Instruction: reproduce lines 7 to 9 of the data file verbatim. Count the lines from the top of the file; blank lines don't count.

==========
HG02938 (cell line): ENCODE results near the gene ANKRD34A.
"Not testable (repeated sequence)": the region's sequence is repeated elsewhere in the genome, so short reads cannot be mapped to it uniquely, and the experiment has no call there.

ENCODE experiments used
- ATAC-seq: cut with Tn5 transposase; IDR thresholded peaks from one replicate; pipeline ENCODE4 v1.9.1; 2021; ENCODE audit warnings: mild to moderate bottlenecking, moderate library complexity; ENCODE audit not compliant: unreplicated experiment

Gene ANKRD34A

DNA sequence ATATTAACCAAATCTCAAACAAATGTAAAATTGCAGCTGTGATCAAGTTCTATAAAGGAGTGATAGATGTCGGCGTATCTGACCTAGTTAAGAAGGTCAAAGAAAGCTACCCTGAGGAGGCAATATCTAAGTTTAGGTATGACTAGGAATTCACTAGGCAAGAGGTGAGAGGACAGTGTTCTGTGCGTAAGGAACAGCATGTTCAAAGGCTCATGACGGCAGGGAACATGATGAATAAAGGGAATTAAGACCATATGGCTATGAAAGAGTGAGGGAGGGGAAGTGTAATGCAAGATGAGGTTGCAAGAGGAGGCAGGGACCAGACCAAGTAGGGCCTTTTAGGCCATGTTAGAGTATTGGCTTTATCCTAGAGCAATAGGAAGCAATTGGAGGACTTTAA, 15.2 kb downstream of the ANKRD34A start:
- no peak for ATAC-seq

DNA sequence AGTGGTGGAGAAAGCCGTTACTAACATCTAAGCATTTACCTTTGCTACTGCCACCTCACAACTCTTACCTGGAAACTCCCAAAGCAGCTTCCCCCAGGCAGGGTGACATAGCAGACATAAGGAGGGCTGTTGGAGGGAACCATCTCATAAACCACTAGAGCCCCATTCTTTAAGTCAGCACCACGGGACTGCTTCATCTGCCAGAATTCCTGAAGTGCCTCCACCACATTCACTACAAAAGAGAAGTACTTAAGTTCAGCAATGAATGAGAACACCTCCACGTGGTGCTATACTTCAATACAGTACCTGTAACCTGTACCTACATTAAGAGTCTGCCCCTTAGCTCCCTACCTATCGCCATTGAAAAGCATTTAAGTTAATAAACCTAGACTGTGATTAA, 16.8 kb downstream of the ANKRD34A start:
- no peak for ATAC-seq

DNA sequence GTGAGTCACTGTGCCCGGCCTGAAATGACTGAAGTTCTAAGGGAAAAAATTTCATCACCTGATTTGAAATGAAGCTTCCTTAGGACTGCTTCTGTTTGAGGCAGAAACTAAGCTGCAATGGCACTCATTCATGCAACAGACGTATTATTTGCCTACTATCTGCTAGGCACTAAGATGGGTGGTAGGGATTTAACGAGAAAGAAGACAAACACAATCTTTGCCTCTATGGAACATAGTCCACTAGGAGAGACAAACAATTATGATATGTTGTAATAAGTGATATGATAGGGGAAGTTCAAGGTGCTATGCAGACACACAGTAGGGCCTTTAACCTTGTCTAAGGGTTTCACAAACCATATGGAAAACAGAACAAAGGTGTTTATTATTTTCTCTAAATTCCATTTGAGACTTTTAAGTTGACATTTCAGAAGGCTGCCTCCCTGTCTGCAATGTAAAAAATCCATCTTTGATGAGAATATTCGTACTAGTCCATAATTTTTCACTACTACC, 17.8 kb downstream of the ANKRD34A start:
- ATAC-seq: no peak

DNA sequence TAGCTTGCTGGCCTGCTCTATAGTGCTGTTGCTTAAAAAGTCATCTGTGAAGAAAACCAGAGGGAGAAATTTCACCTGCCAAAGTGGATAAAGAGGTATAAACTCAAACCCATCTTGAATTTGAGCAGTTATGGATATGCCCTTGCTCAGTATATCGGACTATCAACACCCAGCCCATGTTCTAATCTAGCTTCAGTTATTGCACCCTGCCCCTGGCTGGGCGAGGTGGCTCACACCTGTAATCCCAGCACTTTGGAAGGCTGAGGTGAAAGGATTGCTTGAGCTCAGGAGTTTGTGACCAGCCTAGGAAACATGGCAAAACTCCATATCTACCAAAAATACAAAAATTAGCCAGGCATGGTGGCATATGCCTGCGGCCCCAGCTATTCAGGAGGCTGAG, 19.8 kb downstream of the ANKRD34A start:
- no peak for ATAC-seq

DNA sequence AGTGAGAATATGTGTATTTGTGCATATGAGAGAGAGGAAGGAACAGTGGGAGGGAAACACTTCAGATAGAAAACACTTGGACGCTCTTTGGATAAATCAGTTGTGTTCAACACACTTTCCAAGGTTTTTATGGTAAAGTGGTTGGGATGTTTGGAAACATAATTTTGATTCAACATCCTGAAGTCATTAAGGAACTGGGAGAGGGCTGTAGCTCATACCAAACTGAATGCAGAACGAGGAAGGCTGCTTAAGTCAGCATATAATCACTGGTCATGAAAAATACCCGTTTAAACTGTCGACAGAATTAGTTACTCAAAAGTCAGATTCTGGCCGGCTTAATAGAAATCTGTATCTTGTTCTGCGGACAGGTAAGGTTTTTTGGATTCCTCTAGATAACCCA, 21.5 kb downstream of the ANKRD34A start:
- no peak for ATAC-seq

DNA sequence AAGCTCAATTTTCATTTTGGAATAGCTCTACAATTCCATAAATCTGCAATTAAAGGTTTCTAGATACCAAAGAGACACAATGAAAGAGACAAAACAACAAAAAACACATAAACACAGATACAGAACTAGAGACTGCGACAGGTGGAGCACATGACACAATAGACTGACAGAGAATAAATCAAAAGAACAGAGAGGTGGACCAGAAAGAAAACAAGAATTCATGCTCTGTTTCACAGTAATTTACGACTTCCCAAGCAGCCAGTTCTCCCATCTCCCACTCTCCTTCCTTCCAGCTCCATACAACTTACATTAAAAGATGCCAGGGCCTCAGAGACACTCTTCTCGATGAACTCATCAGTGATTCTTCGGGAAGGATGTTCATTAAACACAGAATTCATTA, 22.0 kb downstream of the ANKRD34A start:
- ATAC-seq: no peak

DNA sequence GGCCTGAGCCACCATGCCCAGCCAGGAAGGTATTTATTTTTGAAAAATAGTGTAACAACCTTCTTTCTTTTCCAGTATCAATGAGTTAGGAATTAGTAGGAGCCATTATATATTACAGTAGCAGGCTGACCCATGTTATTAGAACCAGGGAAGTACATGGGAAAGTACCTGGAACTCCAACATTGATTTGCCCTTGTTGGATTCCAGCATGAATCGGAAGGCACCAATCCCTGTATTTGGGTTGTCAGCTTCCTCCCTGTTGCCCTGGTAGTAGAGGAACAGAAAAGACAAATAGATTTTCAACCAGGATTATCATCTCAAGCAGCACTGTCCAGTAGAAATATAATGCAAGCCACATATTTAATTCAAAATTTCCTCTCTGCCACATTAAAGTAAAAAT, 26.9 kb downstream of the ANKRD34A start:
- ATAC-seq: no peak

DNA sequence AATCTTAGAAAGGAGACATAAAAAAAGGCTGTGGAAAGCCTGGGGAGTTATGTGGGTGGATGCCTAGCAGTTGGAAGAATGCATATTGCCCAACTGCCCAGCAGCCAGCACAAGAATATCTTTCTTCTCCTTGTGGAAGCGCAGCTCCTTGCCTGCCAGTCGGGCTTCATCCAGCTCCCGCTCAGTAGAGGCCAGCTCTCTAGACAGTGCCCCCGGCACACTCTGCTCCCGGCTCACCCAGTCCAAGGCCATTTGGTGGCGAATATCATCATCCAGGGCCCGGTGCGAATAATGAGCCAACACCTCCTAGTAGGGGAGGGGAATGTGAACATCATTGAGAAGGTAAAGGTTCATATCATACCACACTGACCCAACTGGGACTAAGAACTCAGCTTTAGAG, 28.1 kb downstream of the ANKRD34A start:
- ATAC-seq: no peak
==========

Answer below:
- no peak for ATAC-seq

DNA sequence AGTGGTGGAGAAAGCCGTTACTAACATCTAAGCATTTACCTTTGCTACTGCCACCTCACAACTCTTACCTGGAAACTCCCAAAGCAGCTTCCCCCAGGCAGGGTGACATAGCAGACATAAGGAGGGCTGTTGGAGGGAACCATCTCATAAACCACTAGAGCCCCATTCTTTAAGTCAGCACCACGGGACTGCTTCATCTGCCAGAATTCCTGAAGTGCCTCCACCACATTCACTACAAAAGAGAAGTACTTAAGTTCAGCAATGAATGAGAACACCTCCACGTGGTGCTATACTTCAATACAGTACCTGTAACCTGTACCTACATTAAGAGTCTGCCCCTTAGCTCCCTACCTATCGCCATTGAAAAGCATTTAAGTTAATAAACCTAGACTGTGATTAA, 16.8 kb downstream of the ANKRD34A start:
- no peak for ATAC-seq